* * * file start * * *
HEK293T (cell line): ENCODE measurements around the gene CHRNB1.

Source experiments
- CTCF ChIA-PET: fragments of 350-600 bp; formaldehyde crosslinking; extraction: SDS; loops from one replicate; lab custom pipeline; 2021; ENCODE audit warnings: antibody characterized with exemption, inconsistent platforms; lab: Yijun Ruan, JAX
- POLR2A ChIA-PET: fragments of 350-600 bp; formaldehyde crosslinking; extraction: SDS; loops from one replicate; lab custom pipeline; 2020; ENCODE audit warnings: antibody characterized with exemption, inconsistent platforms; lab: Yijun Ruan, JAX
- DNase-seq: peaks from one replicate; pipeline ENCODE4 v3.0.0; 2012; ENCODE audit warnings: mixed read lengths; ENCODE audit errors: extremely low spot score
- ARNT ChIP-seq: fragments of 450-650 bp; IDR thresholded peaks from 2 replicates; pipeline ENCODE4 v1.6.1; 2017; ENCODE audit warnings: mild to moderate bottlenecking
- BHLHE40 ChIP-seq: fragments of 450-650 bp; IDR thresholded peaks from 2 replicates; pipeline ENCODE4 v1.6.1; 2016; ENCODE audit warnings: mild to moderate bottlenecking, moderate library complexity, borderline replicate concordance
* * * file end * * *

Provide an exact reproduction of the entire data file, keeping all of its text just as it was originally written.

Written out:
HEK293T (cell line): ENCODE measurements around the gene CHRNB1.

Source experiments
- CTCF ChIA-PET: fragments of 350-600 bp; formaldehyde crosslinking; extraction: SDS; loops from one replicate; lab custom pipeline; 2021; ENCODE audit warnings: antibody characterized with exemption, inconsistent platforms; lab: Yijun Ruan, JAX
- POLR2A ChIA-PET: fragments of 350-600 bp; formaldehyde crosslinking; extraction: SDS; loops from one replicate; lab custom pipeline; 2020; ENCODE audit warnings: antibody characterized with exemption, inconsistent platforms; lab: Yijun Ruan, JAX
- DNase-seq: peaks from one replicate; pipeline ENCODE4 v3.0.0; 2012; ENCODE audit warnings: mixed read lengths; ENCODE audit errors: extremely low spot score
- ARNT ChIP-seq: fragments of 450-650 bp; IDR thresholded peaks from 2 replicates; pipeline ENCODE4 v1.6.1; 2017; ENCODE audit warnings: mild to moderate bottlenecking
- BHLHE40 ChIP-seq: fragments of 450-650 bp; IDR thresholded peaks from 2 replicates; pipeline ENCODE4 v1.6.1; 2016; ENCODE audit warnings: mild to moderate bottlenecking, moderate library complexity, borderline replicate concordance